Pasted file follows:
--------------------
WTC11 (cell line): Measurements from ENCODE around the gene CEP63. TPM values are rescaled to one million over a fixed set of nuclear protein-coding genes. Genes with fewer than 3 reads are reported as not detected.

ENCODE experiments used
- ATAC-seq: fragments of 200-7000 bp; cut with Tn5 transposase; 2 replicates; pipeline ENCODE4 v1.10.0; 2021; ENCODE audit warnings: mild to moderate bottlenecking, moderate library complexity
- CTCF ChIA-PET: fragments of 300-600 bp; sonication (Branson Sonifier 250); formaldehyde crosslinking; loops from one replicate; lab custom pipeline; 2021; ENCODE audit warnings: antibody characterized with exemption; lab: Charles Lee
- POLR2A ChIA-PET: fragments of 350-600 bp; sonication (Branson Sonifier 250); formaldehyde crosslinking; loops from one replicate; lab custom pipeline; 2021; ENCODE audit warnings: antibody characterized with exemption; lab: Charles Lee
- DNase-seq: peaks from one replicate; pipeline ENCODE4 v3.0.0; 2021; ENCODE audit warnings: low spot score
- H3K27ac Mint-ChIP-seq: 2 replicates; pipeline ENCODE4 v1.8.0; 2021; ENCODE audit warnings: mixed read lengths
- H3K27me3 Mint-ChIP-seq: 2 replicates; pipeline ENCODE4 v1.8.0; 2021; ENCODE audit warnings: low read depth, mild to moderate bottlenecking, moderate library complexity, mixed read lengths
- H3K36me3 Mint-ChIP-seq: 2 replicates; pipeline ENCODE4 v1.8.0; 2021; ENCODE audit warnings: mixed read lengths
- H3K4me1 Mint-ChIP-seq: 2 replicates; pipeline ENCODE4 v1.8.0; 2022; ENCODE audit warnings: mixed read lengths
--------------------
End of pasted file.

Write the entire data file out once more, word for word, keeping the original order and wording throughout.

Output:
WTC11 (cell line): Measurements from ENCODE around the gene CEP63. TPM values are rescaled to one million over a fixed set of nuclear protein-coding genes. Genes with fewer than 3 reads are reported as not detected.

ENCODE experiments used
- ATAC-seq: fragments of 200-7000 bp; cut with Tn5 transposase; 2 replicates; pipeline ENCODE4 v1.10.0; 2021; ENCODE audit warnings: mild to moderate bottlenecking, moderate library complexity
- CTCF ChIA-PET: fragments of 300-600 bp; sonication (Branson Sonifier 250); formaldehyde crosslinking; loops from one replicate; lab custom pipeline; 2021; ENCODE audit warnings: antibody characterized with exemption; lab: Charles Lee
- POLR2A ChIA-PET: fragments of 350-600 bp; sonication (Branson Sonifier 250); formaldehyde crosslinking; loops from one replicate; lab custom pipeline; 2021; ENCODE audit warnings: antibody characterized with exemption; lab: Charles Lee
- DNase-seq: peaks from one replicate; pipeline ENCODE4 v3.0.0; 2021; ENCODE audit warnings: low spot score
- H3K27ac Mint-ChIP-seq: 2 replicates; pipeline ENCODE4 v1.8.0; 2021; ENCODE audit warnings: mixed read lengths
- H3K27me3 Mint-ChIP-seq: 2 replicates; pipeline ENCODE4 v1.8.0; 2021; ENCODE audit warnings: low read depth, mild to moderate bottlenecking, moderate library complexity, mixed read lengths
- H3K36me3 Mint-ChIP-seq: 2 replicates; pipeline ENCODE4 v1.8.0; 2021; ENCODE audit warnings: mixed read lengths
- H3K4me1 Mint-ChIP-seq: 2 replicates; pipeline ENCODE4 v1.8.0; 2022; ENCODE audit warnings: mixed read lengths